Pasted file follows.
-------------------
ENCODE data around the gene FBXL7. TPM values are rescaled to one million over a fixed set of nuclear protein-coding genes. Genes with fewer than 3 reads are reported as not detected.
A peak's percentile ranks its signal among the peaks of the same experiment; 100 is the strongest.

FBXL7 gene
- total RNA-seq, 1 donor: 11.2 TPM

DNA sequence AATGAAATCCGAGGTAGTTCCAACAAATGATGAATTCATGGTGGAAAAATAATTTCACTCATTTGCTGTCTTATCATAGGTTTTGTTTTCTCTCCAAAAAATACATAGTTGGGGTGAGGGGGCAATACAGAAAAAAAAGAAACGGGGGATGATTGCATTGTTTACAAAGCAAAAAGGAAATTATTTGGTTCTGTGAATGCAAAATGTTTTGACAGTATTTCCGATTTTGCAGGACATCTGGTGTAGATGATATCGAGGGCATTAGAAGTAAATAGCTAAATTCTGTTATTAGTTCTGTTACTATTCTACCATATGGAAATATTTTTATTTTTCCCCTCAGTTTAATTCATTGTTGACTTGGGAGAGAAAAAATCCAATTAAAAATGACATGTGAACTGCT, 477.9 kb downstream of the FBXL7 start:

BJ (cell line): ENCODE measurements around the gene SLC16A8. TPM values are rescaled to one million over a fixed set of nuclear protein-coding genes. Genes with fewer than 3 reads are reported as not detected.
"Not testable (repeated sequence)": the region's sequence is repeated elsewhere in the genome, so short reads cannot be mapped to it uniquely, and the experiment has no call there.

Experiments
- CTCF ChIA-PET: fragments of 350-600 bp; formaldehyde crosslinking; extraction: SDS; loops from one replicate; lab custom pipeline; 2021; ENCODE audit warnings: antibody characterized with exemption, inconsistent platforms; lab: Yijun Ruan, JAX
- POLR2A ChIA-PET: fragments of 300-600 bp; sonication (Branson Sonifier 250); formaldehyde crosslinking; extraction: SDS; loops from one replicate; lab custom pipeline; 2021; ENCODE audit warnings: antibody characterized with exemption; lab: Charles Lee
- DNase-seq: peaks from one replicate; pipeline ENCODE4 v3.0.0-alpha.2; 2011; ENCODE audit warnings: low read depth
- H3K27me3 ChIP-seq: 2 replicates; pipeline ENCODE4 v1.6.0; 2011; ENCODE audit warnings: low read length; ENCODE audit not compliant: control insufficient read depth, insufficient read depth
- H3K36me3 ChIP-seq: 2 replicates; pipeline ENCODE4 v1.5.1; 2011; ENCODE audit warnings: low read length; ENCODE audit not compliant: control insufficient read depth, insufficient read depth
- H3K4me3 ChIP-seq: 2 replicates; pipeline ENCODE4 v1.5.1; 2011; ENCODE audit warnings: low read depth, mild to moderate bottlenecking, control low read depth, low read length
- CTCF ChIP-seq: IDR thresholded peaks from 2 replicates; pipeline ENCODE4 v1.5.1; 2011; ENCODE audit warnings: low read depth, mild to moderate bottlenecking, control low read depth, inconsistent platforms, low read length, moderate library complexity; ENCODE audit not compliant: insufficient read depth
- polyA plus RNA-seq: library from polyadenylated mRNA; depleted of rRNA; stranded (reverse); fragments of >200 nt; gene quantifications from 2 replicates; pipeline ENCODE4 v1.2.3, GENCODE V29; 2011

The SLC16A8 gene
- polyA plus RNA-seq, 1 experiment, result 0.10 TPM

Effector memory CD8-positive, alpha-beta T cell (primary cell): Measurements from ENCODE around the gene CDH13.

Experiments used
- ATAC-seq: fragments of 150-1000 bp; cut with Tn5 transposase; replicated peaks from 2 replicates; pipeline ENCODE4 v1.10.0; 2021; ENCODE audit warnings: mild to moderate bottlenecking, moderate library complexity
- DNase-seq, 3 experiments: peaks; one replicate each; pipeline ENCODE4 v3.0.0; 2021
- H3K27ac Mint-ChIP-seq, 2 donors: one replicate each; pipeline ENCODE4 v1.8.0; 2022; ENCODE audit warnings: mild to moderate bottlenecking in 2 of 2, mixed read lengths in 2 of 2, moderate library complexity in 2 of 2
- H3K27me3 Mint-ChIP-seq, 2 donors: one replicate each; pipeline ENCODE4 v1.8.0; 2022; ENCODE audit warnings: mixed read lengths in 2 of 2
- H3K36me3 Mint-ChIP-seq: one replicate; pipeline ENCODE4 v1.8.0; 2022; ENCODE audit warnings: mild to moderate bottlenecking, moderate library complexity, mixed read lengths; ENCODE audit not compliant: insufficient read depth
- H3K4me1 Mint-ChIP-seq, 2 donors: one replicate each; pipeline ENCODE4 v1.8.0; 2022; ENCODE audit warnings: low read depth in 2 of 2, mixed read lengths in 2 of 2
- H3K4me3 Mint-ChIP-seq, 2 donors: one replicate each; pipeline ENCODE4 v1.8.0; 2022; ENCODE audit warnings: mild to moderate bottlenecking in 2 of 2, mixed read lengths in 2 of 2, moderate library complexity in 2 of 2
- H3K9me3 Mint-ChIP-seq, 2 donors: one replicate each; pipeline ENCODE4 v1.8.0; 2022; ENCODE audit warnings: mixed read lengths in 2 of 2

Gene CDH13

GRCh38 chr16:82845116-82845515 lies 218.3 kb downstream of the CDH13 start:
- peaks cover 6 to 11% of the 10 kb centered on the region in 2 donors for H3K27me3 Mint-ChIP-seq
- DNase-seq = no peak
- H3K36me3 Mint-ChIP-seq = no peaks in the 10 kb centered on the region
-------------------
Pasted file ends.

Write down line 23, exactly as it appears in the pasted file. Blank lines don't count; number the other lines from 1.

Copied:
- H3K27ac Mint-ChIP-seq, 2 donors: one replicate each; pipeline ENCODE4 v1.8.0; 2022; ENCODE audit warnings: mild to moderate bottlenecking in 2 of 2, mixed read lengths in 2 of 2, moderate library complexity in 2 of 2